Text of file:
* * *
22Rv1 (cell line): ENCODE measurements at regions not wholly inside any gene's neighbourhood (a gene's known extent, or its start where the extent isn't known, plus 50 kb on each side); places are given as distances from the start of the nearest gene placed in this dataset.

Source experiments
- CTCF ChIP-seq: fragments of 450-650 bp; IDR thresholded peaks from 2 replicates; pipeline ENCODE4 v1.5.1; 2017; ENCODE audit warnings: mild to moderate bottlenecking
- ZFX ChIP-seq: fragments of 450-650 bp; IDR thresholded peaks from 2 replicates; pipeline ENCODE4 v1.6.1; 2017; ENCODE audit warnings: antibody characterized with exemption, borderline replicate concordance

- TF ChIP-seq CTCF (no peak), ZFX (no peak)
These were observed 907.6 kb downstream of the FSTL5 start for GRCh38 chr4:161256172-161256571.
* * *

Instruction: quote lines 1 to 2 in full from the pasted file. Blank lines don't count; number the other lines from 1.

22Rv1 (cell line): ENCODE measurements at regions not wholly inside any gene's neighbourhood (a gene's known extent, or its start where the extent isn't known, plus 50 kb on each side); places are given as distances from the start of the nearest gene placed in this dataset.

Source experiments